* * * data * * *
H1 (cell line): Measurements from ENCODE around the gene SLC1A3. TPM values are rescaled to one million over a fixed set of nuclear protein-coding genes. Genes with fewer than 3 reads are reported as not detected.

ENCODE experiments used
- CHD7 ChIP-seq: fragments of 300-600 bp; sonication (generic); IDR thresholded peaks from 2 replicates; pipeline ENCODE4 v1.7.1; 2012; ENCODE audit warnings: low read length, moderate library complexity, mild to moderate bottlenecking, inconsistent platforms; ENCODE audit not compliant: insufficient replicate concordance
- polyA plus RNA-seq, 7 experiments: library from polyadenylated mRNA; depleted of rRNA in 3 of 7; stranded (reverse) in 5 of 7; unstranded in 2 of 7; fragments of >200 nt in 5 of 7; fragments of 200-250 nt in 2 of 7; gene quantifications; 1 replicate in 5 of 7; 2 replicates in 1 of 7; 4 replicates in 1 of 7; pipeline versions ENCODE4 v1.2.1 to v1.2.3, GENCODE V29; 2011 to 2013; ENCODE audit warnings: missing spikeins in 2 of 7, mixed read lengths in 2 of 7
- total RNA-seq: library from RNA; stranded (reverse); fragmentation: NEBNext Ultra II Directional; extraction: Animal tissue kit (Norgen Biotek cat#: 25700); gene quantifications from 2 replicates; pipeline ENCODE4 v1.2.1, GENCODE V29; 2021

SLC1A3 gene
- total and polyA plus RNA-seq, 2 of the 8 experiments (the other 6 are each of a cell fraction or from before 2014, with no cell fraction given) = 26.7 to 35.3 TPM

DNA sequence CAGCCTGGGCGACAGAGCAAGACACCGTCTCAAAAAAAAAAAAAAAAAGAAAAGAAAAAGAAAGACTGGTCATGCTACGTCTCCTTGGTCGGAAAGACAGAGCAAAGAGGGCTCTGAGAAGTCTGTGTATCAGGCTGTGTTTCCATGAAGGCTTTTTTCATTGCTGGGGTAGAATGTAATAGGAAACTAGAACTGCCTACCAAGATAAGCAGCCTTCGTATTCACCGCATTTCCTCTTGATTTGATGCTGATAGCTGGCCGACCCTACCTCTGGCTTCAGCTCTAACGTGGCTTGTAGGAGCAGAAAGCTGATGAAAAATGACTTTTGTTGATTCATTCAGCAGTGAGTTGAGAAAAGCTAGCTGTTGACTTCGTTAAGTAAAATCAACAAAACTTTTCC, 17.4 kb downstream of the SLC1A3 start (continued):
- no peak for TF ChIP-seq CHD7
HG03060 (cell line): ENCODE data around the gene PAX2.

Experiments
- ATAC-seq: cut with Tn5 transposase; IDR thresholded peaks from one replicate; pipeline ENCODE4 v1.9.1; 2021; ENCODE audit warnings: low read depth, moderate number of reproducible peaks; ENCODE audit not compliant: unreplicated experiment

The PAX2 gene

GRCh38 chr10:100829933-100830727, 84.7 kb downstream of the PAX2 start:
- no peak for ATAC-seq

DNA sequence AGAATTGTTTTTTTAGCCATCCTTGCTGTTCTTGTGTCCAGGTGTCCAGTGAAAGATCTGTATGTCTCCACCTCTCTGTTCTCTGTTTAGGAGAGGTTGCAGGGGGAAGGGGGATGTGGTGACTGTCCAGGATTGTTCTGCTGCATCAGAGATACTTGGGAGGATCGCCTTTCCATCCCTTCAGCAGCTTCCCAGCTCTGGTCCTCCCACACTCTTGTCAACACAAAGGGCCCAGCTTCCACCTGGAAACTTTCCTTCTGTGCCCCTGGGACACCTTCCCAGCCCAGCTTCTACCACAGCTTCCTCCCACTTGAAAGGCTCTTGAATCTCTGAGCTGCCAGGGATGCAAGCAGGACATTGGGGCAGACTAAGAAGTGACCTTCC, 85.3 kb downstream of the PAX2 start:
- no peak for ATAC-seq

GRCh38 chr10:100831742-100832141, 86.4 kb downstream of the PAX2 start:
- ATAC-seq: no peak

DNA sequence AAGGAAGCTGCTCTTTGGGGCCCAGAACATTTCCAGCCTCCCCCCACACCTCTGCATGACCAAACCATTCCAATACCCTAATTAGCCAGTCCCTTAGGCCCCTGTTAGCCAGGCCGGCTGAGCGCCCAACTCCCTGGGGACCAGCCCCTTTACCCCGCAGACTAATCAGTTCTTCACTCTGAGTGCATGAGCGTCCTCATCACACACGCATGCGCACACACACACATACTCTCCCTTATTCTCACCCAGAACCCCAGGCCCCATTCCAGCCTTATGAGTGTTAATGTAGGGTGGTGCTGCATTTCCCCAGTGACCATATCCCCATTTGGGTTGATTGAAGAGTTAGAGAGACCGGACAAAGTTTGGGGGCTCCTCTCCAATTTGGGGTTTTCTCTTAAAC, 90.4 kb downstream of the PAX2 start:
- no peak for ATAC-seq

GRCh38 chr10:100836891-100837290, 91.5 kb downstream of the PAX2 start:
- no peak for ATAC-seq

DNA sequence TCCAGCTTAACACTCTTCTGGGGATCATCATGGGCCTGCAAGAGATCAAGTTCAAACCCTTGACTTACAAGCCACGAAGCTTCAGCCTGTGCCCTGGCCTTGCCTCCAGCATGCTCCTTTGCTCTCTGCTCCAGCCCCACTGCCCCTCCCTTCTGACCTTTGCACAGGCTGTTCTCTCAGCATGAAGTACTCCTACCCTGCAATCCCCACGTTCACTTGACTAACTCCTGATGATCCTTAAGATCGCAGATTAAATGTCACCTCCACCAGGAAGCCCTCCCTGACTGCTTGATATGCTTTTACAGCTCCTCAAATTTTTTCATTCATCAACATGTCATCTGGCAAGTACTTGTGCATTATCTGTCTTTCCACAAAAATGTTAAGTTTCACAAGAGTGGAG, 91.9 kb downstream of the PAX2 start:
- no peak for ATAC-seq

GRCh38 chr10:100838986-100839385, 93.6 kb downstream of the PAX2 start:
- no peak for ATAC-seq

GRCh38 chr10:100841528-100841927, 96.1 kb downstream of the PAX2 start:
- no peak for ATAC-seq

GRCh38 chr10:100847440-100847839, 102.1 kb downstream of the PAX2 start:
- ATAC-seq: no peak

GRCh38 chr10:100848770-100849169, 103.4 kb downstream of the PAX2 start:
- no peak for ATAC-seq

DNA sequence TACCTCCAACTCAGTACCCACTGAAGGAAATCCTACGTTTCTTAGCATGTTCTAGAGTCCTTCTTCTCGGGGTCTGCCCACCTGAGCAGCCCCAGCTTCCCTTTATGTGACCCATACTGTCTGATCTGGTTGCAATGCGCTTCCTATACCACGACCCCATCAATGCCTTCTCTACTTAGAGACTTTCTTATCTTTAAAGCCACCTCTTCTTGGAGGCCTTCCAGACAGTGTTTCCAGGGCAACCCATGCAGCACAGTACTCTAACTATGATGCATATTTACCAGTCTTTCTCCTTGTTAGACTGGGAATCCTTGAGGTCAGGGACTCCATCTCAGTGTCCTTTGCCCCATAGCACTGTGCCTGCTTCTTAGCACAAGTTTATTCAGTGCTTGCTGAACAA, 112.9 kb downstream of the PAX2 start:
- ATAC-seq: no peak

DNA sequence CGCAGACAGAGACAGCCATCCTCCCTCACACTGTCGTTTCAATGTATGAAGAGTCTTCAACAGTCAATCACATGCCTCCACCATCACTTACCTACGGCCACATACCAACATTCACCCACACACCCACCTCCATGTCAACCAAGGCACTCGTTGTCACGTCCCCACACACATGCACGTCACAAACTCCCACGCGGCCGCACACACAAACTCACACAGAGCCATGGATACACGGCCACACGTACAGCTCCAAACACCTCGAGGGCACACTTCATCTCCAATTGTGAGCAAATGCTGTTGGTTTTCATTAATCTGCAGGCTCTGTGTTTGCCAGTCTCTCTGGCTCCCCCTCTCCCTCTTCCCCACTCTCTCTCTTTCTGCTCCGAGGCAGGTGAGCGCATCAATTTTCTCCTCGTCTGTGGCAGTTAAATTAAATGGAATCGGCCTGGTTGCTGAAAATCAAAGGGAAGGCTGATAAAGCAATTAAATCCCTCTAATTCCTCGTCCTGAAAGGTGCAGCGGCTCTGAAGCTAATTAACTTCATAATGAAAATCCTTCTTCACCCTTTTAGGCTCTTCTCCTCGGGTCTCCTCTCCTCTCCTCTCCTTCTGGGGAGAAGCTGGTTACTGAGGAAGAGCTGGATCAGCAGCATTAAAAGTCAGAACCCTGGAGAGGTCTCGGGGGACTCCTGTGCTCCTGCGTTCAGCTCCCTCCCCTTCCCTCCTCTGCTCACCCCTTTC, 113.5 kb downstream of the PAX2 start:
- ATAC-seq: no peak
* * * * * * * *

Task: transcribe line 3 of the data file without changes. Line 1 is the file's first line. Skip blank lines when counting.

- CHD7 ChIP-seq: fragments of 300-600 bp; sonication (generic); IDR thresholded peaks from 2 replicates; pipeline ENCODE4 v1.7.1; 2012; ENCODE audit warnings: low read length, moderate library complexity, mild to moderate bottlenecking, inconsistent platforms; ENCODE audit not compliant: insufficient replicate concordance